Are Employers Reading Your Emails?

Before you press send on an email to a decision maker you are hoping to connect with, ask yourself a few questions.

1. Does your email address look like it’s coming from a credible sender? Imagine the person on the other end of that email making a decision whether or not to risk opening an email based on your handle. Is it professional? Does it look like a legitimate account?

2. How aggressive is the spam filter on your own email? Some email account providers such as AT&T and SBC Global have very sensitive filters. How do I know? Because I couldn’t get my emails to go through to account holders I was attempting to contact. The aggressive filters are great for avoiding spam and viruses so long as potential employers aren’t inadvertently screened out too. I got around the problem by contacting the companies and asking them to allow my emails through to users. Will all employers do that? It would be wise to set up something like a Google Mail account to use exclusively for your job search to avoid this problem and still have a professional account source.

3. What would it be like to read your email on a phone screen? There is no way around it, many of the emails we send these days are now read from hand held devices. Guess what that means. The shorter the better.

4. How effectively have you used your subject line? The subject line helps decision makers with two things. First, it helps them to know if the email might be spam. Blank subject lines and those with titles like “Greetings,” “For Your Review,” “Awaiting Your Reply,” and “Thanks” have a tendency to smell of junk mail if the sender isn’t well known to the recipient. Consider how you scroll through your own email and identify spam and make sure your subject line looks nothing like those. Second, the subject line gives the recipient an idea of what’s there so they can better decide when to open it and enjoy an easier time finding it later. Some job seekers have said to me they want contacts to open their emails immediately so they want to build urgency around them and not give the decision maker the temptation to postpone reading their email. As a person who receives tons of emails a day, let me tell you the worst thing that can happen is me opening an email that is lower on the priority scale at a busy time. I’m much more likely to forget about it and never revisit the email. If I can tell what it is, I can make the decision to leave it unread until I have more time to deal with it appropriately. That’s a win for both parties.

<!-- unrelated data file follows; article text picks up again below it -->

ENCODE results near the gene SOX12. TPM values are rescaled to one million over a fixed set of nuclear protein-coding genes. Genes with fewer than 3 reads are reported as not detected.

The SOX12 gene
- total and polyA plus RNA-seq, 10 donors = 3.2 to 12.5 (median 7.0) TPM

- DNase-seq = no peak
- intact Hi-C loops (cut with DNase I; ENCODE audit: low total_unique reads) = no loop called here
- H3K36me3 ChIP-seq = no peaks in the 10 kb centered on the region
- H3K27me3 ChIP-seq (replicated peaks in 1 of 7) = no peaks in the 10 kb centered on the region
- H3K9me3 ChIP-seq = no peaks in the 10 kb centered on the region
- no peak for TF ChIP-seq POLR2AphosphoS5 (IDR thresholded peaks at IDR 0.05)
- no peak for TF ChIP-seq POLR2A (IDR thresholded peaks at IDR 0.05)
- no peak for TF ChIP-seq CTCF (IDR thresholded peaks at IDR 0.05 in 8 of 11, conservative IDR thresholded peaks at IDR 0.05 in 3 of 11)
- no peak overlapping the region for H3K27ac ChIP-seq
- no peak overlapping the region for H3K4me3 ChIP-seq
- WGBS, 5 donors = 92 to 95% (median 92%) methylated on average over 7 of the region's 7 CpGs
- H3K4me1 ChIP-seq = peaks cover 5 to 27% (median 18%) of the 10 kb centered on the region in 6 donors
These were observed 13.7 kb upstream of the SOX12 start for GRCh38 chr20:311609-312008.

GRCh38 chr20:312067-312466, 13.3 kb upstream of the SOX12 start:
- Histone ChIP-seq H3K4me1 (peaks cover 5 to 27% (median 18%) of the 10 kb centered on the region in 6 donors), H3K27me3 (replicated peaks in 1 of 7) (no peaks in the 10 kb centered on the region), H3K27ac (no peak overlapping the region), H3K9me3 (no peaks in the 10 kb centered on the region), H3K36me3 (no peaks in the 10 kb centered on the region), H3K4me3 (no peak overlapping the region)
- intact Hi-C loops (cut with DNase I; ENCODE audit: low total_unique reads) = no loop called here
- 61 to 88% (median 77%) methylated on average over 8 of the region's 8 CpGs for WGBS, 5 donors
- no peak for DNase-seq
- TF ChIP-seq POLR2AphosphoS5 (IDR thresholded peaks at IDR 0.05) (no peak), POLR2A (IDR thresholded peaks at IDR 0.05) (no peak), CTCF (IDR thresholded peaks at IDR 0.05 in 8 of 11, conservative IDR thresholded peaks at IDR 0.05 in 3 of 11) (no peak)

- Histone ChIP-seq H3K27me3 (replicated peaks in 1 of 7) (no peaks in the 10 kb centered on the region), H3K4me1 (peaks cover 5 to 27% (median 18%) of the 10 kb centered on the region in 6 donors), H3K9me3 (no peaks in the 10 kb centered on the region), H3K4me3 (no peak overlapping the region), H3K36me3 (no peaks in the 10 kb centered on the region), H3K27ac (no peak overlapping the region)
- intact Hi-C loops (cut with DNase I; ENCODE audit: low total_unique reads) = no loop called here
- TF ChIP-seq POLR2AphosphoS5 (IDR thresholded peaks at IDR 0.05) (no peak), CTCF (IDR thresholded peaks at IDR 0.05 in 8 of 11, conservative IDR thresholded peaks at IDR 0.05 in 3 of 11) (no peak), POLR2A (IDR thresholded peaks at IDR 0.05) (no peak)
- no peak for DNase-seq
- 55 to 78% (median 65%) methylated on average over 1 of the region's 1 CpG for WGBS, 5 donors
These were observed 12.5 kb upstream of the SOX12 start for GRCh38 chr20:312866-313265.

4 Comments

  • Scot Richards says:

    Hello! Here is a copy of a subject line I used recently.
    “Follow up – Quality Assurance Analyst position – from Scot Richards”
    I try to cover the “why” (follow-up), the “what” (position description) and the “who” (me) in the subject line. As a person who used to get 100 emails a day, I felt the least I could do was to help the recipient with enough information to make a prioritizing decision.

    What do you think? Could my strategy be better? I would appreciate your experienced input.

    Thanks!

    @Scot_R

  • Lisa says:

    Scot, for me that is an excellent subject line. I’d love to have something that clear in my inbox. Of course, this is my personal opinion.

  • As a potential employer, job candidates find us one of two ways: by referral or randomly, through our contact form on our website. We take a serious look at the folks who are personally referred to us and although we may not have a fit for them at the time, we place them near the top of the pile in case we need to look for them later.

    As for the random hopefuls that solicit our attention through our website, they get substantially less consideration if they approach us without their whole package. If they simply ask us if we have any availability, they’re likely to get a friendly “no, not at this time, but thanks for asking.”

    If, however, they have an online portfolio that illustrates their web design and print layout experience, NOW they MIGHT have our attention (quality of work withstanding.) At that point, they’ve proven they have the skills and the experience we would seek to put in front of our clients. In essence, if they answer some of the basic questions with PROOF then, yes, they MAY become a candidate during a “cold call.”

  • Lisa says:

    Matt, thanks for stopping by and sharing some insight as a potential employer.

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